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Well, it was that time again! The day of the week I look forward to. Thursday night Ditto Wildcat tournament. If I am not mistaken, this is the 3rd or 4th this year. Josh couldn't fish with me and Dad was planning on turkey hunting. So, I called up TJ, who agreed to go. If you will recall, I fished a few weeks ago with Josh and we didn't do very well. That's not to say it was unexpected. This time of year, the good fish are caught near the dam...which is a stroke in the old Stratos. When you are talking about winning MAYBE $100 just isn't cost beneficent. There aren't many alternatives. Upriver is a collection of community holes such as Hobb's Island, Butler Basin, and Flint River. All of these areas hold fish, and I have always caught fish at one or all of these on any given trip. The problem is, that so has every one else.

As we motored out into the channel, I counted at LEAST 16 boats, all pointed up river. Seeing that I will be in the back of the pack, if not the slowest, I won't be making any of those community holes first. So, I pointed her down river. Again, you will recall that I tried this tactic last tournament with little success. The places down river, such as the Army Recreation area and the NASA barge ties, will hold fish, but get beat to death by bank beaters. Also, they just aren't setup that well for spawning fish. But that's better than fishing behind 15 other boats!

We shot down river as fast as the Johnson 150 would take us, arriving about 10 minutes later at the NASA barge tie ups. The current was about 1.5mph, 2 feet or so of visibility. Water temp was about 63 degrees. Here is a picture of the places we fished and where we caught fish:
The first spot we fished, which is the furthest upriver, has been relatively good to us the last few weeks. If you recall, we are sitting against the downriver bank, casting the the "eddy line" created by the current. There is a series of rocks that seem to hold fish. Although it is adjacent to 30 feet of water, the entire little cove is less than 2 feet. TJ quickly caught a short fish with a fire tiger shallow crank. Meanwhile, I cast a mixture of War Eagle blue herring spinner bait, slow rolling it against the bottom and bumping rocks, and a strike king series 3 citrus shad.

However, all I caught was a tree with the spinner bait. As I jerked the 6 foot 6 inch medium heavy St. Croix Premier rod around, it broke in half. $120 dollars, gone. UGG!!! Don't tell my wife! That's ok, I didn't like it anyway.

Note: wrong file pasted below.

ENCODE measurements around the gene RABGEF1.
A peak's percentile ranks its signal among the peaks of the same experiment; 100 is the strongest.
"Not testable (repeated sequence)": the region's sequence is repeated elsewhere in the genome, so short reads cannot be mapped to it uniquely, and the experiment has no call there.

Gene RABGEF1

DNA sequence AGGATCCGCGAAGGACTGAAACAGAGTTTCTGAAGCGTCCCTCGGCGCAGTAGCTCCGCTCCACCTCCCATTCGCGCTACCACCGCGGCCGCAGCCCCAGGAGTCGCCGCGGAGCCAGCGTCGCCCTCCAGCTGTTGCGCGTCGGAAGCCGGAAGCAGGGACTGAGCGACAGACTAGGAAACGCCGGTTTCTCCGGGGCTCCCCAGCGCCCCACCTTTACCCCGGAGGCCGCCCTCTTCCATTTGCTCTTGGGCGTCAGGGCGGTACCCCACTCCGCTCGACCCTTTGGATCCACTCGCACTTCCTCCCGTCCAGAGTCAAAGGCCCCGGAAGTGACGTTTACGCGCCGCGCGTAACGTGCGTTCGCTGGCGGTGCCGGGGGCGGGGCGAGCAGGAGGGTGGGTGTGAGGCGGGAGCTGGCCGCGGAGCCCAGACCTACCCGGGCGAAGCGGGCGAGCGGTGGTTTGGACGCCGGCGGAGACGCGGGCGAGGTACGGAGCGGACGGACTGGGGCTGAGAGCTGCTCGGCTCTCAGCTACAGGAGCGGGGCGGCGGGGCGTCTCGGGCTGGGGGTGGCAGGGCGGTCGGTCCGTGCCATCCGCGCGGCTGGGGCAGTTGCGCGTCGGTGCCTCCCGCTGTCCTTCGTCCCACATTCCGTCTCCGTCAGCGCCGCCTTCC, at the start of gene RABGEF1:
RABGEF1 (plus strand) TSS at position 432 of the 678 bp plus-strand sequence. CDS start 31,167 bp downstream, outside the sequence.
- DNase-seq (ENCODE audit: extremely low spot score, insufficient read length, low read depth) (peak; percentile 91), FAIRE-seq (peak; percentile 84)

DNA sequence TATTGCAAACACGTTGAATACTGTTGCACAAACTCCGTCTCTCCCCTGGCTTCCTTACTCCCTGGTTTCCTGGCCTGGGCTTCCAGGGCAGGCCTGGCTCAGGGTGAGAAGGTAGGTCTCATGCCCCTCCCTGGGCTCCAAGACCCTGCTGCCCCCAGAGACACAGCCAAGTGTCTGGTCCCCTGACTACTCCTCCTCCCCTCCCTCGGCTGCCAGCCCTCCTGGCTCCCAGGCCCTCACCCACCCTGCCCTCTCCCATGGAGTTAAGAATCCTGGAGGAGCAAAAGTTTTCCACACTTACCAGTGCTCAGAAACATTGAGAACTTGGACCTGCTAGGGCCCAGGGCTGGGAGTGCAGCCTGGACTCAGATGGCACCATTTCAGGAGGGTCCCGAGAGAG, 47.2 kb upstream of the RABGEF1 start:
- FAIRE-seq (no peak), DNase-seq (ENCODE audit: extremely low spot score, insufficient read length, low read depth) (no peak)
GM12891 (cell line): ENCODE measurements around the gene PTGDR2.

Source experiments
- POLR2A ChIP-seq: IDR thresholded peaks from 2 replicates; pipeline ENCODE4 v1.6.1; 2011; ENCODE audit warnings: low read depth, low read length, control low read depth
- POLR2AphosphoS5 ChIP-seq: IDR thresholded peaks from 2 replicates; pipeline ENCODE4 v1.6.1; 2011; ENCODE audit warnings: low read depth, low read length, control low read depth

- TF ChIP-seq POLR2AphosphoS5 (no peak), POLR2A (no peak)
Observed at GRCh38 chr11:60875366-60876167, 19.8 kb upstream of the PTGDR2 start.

There goes any potential profits, though. Guess that means I get to build me my own spinnerbait rod. Take the good with the bad, make lemonade and all that jazz.

the more we sat in this spot, the worse it smelled. Like a dead animal. I started to wonder if that woodland creature we saw a few weeks ago had died. The smell was so bad that we abandoned the spot and floated down.

Fishing a set of downed timber and the end of the rip rap, I hooked into a solid fish and swung it aboard. It was 2.5 pounds and we could make a solid sack out of it! It wasn't quite a money fish, but it was something to build on!

We fished the area quickly and onto the bend in front of the tie ups. No takers, though I had several hard bumps. we noticed that the smell was getting worse! I finally figured it out as we got to the the concrete slab. The gentleman fishing was fishing with the foulest smelling bait I had ever smelled. As you can see by our map, we made an about face. As we neared the cylindrical pile-on, I cast a Model 6XD in sexy against the eddy line and got a solid bite. It didn't feel large, but when it surfaced at the boat, it was a good 3 pounder! That COULD be a money fish. I was pumped! Even if we only got 3 more bites, we had a solid chance!

Next cast, however, I was so hyped up that I didn't pay attention that the bait was wrapped around the rod and I threw it a billion miles....without a line attached. Fortunately, it I got it back :-)

Without any more bites...and a strong smell on the wind, we hopped upriver to the Rec area. No bites. Although I admit that I didn't fish long because it was over run with bank beaters, and I respect them and their right to fish. So, even against my better financial judgement, we ran all the way to the upriver point of Hobbs Island.

The current was WHIPPING us along. The gar were out in force, and  I figured that we were in the right spot if they were feeding. I was quickly rewarded with a measuring (when stretched) fish. However, the money spot isn't on the rip rap bank, but rather the flat area in front of the point, which extends about 50 yards. I just couldn't keep the boat on it, although the fish finder was going crazy! This summer, this is where we will catch a lot of our fish.

After two trips down the bank, several little fish caught, we shot down to Butler basin. However, there were at LEAST 5 boats in there and we didn't get to fish it.

As we idled out, and I let the motor eat...I forgot to pull the trolling motor up, and TJ and I got SOAKED! Insult to injury!

We were hoping that everyone else was having a tough day, but I knew better.

It took 11 pounds to win, and 2nd and 3rd place had 10 pounds or so. big fish was 3.5 pounds, so I wasn't too far outside on that.  We were midpack again, and I am not too upset. They all ran to the dam to catch fish and I could do that. It just costs too much money! You know, 4 bucks a gallon and all.